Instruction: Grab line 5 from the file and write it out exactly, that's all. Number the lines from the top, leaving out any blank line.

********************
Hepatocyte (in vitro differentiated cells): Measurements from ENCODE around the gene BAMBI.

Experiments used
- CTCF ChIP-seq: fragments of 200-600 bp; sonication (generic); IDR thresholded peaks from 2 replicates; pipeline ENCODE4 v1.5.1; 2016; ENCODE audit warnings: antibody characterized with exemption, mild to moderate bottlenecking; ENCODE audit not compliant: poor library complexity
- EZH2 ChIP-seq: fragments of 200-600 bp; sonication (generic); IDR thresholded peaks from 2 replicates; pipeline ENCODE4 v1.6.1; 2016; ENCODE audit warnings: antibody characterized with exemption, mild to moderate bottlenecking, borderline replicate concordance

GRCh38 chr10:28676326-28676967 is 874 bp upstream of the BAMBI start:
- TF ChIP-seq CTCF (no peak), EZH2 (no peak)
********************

GRCh38 chr10:28676326-28676967 is 874 bp upstream of the BAMBI start: